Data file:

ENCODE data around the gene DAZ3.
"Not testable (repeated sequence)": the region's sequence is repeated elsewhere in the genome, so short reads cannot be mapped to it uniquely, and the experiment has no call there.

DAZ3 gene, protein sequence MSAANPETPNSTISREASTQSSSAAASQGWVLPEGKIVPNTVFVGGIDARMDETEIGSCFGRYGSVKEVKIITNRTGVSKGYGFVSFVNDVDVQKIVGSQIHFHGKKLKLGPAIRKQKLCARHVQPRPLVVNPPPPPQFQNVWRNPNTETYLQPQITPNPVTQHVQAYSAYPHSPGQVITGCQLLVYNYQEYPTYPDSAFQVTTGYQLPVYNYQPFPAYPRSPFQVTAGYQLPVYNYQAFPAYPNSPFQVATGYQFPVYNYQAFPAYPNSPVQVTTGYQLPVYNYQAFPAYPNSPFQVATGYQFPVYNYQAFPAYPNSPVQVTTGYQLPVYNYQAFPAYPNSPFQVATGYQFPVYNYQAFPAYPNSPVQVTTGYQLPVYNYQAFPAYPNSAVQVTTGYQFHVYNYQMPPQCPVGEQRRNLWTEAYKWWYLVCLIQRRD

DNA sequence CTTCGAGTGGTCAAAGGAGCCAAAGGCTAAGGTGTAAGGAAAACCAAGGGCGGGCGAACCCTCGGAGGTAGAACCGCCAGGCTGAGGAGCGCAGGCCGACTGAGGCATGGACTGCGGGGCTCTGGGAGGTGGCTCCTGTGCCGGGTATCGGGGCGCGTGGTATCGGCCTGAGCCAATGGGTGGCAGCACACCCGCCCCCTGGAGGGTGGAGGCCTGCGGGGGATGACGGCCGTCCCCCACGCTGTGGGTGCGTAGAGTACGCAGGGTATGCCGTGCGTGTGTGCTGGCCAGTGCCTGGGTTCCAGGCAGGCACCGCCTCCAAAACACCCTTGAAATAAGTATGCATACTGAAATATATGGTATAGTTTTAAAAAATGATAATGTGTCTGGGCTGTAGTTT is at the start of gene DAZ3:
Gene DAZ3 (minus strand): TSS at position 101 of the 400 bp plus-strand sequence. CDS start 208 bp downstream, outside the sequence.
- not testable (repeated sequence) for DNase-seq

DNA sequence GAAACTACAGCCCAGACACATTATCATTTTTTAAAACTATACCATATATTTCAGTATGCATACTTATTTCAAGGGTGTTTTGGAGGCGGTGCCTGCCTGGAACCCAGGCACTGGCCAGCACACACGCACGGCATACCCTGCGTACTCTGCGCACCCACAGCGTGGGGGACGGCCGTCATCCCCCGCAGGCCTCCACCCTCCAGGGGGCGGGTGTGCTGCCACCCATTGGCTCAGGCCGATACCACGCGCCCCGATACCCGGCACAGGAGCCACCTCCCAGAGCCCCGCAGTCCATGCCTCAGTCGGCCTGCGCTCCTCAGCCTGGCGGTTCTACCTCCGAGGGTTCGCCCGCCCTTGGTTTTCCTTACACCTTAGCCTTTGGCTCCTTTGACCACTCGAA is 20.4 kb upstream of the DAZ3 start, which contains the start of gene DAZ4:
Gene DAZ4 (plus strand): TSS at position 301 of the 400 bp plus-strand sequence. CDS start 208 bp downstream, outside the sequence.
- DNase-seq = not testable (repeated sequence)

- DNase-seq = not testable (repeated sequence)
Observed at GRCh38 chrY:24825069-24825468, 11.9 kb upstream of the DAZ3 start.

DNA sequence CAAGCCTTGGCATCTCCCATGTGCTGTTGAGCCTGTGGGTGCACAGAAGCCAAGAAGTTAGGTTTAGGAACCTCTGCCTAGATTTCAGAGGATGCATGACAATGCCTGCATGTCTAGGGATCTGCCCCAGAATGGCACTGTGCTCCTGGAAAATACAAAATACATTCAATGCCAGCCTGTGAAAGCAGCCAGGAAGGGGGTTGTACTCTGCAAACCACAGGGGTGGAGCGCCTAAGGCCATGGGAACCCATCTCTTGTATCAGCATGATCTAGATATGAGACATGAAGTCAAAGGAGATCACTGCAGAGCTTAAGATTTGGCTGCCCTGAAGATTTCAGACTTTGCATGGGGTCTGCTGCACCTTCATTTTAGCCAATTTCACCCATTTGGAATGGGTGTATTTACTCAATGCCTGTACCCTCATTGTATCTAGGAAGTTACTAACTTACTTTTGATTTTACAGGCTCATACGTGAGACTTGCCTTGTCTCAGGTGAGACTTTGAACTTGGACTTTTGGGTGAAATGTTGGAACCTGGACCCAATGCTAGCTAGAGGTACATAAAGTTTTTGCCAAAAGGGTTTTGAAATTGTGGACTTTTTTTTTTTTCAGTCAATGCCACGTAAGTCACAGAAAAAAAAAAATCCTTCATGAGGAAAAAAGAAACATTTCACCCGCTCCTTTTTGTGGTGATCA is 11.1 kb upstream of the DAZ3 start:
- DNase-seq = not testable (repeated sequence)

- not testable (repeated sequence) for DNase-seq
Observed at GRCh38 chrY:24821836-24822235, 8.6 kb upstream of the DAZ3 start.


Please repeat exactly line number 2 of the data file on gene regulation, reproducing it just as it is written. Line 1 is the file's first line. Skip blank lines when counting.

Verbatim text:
"Not testable (repeated sequence)": the region's sequence is repeated elsewhere in the genome, so short reads cannot be mapped to it uniquely, and the experiment has no call there.